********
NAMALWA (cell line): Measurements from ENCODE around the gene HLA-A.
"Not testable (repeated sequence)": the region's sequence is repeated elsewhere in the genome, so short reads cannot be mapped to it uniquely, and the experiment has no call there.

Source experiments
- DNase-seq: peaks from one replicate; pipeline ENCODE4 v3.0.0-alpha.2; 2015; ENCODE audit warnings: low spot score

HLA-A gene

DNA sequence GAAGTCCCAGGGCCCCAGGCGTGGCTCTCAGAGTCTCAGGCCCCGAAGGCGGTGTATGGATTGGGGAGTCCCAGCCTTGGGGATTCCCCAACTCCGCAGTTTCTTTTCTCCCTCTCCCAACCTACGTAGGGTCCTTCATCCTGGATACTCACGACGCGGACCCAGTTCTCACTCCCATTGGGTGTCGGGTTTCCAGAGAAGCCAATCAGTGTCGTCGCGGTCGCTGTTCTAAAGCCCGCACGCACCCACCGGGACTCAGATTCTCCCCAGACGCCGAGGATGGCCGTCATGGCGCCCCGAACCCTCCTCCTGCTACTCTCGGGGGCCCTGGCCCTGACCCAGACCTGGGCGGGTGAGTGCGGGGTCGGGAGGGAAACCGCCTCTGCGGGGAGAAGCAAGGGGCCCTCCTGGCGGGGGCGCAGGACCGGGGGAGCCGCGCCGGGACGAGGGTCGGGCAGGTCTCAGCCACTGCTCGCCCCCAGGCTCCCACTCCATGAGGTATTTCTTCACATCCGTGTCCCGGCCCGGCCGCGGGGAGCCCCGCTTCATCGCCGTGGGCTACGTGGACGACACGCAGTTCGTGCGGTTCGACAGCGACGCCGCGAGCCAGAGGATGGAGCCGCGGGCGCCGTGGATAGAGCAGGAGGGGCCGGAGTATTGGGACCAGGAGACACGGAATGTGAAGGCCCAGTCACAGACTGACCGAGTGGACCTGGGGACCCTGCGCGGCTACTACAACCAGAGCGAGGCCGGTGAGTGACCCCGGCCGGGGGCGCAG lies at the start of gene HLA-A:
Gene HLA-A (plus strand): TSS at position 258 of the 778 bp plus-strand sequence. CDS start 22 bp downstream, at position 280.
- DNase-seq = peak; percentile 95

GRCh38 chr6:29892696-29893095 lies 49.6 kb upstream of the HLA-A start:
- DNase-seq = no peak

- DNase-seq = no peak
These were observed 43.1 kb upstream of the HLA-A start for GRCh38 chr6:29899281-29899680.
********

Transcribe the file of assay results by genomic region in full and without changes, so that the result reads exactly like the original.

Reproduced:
NAMALWA (cell line): Measurements from ENCODE around the gene HLA-A.
"Not testable (repeated sequence)": the region's sequence is repeated elsewhere in the genome, so short reads cannot be mapped to it uniquely, and the experiment has no call there.

Source experiments
- DNase-seq: peaks from one replicate; pipeline ENCODE4 v3.0.0-alpha.2; 2015; ENCODE audit warnings: low spot score

HLA-A gene

DNA sequence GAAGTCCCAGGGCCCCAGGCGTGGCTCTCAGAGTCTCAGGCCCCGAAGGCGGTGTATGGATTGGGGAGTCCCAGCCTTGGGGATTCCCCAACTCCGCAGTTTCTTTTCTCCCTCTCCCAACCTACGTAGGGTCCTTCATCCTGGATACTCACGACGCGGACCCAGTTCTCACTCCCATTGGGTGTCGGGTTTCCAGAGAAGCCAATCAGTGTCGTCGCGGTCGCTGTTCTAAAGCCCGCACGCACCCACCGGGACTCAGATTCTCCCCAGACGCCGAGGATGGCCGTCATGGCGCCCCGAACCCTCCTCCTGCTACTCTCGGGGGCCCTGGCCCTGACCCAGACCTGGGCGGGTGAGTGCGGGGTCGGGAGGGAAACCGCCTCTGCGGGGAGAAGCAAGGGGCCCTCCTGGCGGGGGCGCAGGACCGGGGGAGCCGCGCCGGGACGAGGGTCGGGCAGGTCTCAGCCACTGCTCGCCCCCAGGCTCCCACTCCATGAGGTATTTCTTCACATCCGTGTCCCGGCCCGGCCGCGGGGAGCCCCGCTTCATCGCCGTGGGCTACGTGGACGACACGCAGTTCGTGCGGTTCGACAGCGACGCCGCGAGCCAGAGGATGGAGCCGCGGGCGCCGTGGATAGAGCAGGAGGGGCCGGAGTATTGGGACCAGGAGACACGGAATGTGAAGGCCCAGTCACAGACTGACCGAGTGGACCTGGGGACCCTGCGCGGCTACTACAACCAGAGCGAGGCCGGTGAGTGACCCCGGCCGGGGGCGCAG lies at the start of gene HLA-A:
Gene HLA-A (plus strand): TSS at position 258 of the 778 bp plus-strand sequence. CDS start 22 bp downstream, at position 280.
- DNase-seq = peak; percentile 95

GRCh38 chr6:29892696-29893095 lies 49.6 kb upstream of the HLA-A start:
- DNase-seq = no peak

- DNase-seq = no peak
These were observed 43.1 kb upstream of the HLA-A start for GRCh38 chr6:29899281-29899680.